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Trump Blasts Union Leader Who Criticized Carrier Deal


Donald Trump often lets loose on Twitter, and last night, his target was a union official in Indianapolis - Chuck Jones, president of Steelworkers Local 1999. Jones had called Trump a liar for overstating how many jobs would be saved in a deal with the Carrier company. Indiana Public Broadcasting's Annie Ropeik reports.

ANNIE ROPEIK, BYLINE: Chuck Jones does not use Twitter. He's been dealing with fallout from being called out on the president-elect's Twitter the old fashioned way - on the phone, smoking a cigarette in the back office of the Local 1999 union hall in Indianapolis.


CHUCK JONES: Steelworkers.

ROPEIK: Jones is in good spirits despite having spent all day taking calls of all kinds. Some have contained threats. Others, like this one from a church leader in California, are supportive.

UNIDENTIFIED WOMAN #1: Hi. I'm really, really sorry that this is happening to you.

JONES: No, I'll tell you what. I appreciate it very much, but you know, people are people. And you know...

ROPEIK: In the tweets, Trump called Jones a bad leader and blamed the union for the Carrier company's plans to cut 2,100 jobs and seek cheaper labor in Monterrey, Mexico. Trump hadn't always pinned that outsourcing on the union, but until now, the union wasn't even really involved. Jones says they had their own lengthy negotiations with Carrier back when the layoffs were first announced and Trump was only mentioning them on the campaign trail.

Then just a few weeks ago, Trump convinced Carrier's parent company to change course without input from the Steelworkers. Jones says the company told the union how many jobs would be saved just hours before Trump spoke at the factory. They learned that 730 members would keep their jobs in Indianapolis plus 70 office workers, a total of 800.

Jones says he called Trump out after that and wound up as a trending topic. In fact, the deal Trump and the state struck with Carrier does require them to keep about 1,100 jobs in Indiana. But it's not clear all of those jobs were headed to Mexico. Carrier will receive a total of $7 million in incentives in exchange and will invest $16 million of its own money in the Indianapolis factory.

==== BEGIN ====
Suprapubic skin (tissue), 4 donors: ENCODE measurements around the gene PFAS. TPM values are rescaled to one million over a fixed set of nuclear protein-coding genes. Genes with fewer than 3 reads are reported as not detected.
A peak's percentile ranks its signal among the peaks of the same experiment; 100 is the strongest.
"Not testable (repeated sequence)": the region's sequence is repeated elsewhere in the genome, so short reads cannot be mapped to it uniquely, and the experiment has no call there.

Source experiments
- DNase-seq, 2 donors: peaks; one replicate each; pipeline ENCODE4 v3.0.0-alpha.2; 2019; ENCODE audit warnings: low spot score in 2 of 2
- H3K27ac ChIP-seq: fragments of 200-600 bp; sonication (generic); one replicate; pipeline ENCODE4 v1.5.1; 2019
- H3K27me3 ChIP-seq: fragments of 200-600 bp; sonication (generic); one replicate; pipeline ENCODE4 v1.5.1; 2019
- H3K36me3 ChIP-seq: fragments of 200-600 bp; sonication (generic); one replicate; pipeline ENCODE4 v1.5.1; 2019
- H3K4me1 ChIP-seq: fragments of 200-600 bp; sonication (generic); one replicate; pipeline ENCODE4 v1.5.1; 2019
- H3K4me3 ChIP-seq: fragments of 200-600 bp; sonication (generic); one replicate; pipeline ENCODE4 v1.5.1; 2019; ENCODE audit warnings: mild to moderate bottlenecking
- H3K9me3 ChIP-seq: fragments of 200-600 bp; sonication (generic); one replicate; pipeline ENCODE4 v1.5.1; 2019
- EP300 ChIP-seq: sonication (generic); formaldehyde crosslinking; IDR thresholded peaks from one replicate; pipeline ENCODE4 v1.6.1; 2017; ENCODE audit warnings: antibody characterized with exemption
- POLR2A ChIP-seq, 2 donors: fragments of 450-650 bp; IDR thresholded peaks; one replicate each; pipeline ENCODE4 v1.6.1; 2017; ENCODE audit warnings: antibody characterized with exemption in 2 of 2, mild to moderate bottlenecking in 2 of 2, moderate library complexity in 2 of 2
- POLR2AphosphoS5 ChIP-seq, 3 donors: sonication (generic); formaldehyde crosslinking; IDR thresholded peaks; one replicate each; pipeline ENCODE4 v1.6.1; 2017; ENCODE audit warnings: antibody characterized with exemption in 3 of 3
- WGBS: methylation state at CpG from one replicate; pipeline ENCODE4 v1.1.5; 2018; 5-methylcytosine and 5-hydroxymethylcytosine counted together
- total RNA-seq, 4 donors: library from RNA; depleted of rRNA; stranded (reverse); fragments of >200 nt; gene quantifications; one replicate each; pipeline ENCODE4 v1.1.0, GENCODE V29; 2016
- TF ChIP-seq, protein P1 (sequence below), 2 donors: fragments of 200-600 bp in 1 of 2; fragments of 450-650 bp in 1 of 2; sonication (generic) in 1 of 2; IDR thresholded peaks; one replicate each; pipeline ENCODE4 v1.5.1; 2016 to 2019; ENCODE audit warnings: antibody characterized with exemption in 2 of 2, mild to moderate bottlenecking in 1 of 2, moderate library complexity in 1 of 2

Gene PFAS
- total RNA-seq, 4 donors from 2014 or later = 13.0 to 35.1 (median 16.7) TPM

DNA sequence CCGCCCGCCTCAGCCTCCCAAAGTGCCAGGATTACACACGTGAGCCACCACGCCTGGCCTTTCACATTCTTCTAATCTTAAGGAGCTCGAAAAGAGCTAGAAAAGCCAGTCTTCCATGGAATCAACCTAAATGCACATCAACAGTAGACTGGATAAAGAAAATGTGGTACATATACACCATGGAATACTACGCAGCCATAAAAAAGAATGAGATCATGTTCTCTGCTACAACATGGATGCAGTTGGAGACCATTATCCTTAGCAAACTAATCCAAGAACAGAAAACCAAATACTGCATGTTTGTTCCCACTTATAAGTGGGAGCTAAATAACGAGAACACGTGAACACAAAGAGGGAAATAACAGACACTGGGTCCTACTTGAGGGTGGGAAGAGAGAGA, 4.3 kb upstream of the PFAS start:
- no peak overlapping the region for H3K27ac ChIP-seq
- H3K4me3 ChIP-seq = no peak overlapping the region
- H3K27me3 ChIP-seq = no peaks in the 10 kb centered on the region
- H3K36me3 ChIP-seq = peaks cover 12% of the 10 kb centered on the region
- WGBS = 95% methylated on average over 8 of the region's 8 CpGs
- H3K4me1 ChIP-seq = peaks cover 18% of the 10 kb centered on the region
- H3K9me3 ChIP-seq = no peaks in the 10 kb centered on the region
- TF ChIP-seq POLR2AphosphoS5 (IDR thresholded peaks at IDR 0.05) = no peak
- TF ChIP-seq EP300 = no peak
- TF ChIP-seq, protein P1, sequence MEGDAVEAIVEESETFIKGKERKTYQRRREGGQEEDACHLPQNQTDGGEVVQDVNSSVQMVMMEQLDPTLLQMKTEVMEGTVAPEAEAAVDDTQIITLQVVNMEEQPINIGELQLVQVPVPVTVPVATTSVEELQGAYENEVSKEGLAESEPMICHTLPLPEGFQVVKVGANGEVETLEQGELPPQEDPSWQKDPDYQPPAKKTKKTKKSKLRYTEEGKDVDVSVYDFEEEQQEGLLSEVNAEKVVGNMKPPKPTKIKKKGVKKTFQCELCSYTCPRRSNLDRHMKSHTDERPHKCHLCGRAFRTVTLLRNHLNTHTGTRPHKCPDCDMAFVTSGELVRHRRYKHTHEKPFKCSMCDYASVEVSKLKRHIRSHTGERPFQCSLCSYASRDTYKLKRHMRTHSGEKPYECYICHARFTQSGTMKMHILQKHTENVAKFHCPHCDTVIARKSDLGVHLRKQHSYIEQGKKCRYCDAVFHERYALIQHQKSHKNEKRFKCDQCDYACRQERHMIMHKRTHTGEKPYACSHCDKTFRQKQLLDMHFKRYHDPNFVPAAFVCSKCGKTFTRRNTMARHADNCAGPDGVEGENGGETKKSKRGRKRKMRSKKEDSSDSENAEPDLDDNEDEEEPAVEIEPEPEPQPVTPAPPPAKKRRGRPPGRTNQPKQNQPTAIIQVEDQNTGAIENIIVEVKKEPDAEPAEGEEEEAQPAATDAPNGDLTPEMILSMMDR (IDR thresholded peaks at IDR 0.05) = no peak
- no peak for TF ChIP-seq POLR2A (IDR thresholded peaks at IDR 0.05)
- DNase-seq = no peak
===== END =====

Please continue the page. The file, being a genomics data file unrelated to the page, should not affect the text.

But Greg Hayes, the CEO of parent company United Technologies, told CNBC that the money will go toward automating parts of the facility, resulting in fewer jobs in the long run. Union President Chuck Jones seems OK with all the attention. He says all this will keep outsourcing in the headlines, and so he will keep taking calls.

JONES: Now, would I rather be home watching basketball and...

UNIDENTIFIED WOMAN #2: Football tonight.

JONES: ...Getting ready to watch football - yeah, most certainly. But in order to keep this alive with Carrier and the rest of them, you got to do it.

ROPEIK: Trump's tweets have just given him more to work with. For NPR News, I'm Annie Ropeik. Transcript provided by NPR, Copyright NPR.

Annie Ropeik reports on state economy and business issues for all Indiana Public Broadcasting stations, from a home base of WBAA. She has lived and worked on either side of the country, but never in the middle of it. At NPR affiliate KUCB in Alaska's Aleutian Islands, she covered fish, oil and shipping and earned an Alaska Press Club Award for business reporting. She then moved 4,100 miles to report on chickens, chemicals and more for Delaware Public Media. She is originally from the D.C. suburb of Silver Spring, Maryland, but her mom is a Hoosier. Annie graduated from Boston University with a degree in classics and philosophy. She performs a mean car concert, boasts a worryingly encyclopedic knowledge of One Direction lyrics and enjoys the rule of threes. She is also a Hufflepuff.